12 Apr Mentor Teaching Move: A Different Point of View #T4TMoments
“Readers, when someone in the class is speaking, we should look at that person. When our eyes are on the speaker, we show we are listening and it helps us think about how we might respond. As we discuss our read-aloud today, let’s remember to look at the speaker.”
As I watch for this behavior, I notice something. The speaker was looking at me not the audience. I wonder if this might be a reason why the students are having difficulty looking at the speaker. The speaker isn’t looking at them.
“Readers, may I interrupt for one moment? As I listen and watch our conversation, I notice something important that the speaker needs to do. When we speak to a group, we need to look at the audience. Let’s try that and see how our conversation feels when the speaker looks at the audience and the audience looks at the speaker.”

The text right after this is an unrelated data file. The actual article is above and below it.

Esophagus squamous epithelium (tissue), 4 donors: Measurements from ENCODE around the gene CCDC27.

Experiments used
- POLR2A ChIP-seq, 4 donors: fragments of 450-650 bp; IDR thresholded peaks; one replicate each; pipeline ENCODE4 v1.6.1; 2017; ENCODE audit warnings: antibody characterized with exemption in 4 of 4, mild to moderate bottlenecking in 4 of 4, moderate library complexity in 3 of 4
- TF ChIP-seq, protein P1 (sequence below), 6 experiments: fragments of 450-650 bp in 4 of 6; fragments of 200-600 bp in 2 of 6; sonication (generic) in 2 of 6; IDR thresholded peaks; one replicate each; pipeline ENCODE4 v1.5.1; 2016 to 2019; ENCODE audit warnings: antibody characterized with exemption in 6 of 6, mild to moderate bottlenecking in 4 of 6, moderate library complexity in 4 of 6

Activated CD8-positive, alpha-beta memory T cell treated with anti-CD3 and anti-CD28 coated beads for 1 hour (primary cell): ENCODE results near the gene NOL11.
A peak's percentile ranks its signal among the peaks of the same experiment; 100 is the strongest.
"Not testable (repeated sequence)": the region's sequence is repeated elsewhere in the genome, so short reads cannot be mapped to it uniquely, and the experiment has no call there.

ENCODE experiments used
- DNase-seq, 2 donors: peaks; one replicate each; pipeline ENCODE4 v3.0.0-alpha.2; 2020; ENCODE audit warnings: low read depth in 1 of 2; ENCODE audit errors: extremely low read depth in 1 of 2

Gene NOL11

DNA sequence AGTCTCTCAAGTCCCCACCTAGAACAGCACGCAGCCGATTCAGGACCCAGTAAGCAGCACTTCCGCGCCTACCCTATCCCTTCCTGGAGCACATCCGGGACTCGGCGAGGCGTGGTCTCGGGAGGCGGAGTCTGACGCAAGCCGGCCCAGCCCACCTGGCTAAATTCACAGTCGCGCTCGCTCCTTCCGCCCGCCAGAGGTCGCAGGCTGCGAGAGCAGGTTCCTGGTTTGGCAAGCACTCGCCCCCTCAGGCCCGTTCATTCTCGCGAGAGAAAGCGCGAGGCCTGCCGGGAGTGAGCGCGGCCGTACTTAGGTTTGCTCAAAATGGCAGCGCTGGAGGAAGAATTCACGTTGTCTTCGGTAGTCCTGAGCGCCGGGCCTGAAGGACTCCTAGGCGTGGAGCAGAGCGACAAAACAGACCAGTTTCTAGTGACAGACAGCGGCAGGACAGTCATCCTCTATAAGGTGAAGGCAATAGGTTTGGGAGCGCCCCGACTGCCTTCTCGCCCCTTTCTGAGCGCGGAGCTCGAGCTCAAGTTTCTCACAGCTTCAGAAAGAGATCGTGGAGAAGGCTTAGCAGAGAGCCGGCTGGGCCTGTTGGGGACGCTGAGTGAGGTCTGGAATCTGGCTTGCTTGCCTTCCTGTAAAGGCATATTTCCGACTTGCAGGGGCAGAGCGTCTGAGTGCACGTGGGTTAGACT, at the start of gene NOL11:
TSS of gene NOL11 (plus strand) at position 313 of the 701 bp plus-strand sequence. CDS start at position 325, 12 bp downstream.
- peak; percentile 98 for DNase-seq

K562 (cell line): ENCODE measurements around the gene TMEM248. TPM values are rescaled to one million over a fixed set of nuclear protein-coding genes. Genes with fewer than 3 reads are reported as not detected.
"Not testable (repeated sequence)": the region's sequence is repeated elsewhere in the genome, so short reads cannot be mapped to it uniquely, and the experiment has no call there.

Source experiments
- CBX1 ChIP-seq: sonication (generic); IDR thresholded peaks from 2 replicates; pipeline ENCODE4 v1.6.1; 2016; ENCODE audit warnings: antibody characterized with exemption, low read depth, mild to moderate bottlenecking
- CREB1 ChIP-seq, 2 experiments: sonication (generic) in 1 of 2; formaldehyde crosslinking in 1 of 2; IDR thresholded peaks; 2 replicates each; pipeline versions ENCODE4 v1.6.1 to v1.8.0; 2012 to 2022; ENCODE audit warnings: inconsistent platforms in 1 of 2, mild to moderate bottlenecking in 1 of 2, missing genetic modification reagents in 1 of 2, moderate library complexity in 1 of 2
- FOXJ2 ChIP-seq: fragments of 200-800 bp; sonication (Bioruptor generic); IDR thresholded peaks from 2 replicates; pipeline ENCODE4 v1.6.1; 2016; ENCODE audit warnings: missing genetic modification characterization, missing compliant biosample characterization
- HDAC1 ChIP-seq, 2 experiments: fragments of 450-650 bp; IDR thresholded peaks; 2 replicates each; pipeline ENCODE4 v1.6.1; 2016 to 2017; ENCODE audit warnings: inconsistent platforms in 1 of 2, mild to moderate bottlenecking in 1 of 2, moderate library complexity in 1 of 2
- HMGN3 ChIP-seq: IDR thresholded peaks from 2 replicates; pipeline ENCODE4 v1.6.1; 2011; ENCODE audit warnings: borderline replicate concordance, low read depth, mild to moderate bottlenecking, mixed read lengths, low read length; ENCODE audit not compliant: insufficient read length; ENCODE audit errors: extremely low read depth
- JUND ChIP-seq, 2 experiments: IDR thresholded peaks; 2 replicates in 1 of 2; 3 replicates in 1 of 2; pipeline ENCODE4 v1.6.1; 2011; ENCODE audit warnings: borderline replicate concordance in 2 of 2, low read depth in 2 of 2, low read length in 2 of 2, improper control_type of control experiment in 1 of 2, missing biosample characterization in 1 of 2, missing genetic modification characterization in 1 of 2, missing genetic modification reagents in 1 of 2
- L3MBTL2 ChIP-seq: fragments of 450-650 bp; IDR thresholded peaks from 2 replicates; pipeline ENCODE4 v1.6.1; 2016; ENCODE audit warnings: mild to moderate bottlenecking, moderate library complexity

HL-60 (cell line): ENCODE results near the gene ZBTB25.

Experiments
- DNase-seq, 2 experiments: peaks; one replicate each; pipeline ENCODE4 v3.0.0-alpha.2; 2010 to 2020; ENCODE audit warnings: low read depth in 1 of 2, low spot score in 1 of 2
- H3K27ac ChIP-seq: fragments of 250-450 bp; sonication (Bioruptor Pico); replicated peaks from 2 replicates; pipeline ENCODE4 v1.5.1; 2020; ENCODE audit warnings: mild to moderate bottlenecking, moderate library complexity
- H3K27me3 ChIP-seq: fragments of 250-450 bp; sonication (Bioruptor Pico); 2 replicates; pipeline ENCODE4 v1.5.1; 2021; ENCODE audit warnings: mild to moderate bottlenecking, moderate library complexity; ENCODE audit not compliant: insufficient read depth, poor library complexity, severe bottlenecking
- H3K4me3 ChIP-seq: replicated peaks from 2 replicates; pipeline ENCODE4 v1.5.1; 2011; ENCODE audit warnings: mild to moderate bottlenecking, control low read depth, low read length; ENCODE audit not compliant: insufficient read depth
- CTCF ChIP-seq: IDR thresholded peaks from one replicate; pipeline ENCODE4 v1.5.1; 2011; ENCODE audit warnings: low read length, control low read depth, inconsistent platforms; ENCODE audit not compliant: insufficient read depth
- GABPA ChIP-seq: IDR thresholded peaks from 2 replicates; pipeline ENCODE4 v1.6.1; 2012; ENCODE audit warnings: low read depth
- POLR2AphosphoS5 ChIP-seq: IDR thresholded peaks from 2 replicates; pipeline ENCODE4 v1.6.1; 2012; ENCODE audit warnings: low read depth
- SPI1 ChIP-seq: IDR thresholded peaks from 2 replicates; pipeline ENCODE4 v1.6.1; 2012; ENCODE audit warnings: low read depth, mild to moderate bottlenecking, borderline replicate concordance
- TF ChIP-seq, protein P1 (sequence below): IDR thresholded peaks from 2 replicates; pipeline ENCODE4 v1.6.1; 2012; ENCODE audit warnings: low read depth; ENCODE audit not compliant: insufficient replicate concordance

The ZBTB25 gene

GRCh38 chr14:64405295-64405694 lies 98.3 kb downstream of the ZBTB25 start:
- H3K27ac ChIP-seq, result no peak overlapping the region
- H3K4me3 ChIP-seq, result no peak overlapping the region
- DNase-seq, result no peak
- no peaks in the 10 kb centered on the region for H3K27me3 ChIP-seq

As the end of our whole class discussion about the read-aloud book, I ask, “Today, we tried making eye contact during our read-aloud discussion. How did this impact our conversation?” Students shared:
“I was a little bit nervous to look at everyone.”
“It was easier to remember what the speaker said because he looked at me.”
“It is more of a real conversation when we look at each other.”
“It was easier to look at each other when we were all doing it.”
“We nodded at each other more. I liked that.”
Sometimes the smallest instructional changes make all the difference.
No blogging for us next week — school vacation. We plan to refresh and recharge –
and of course, READ!
See you on April 23!!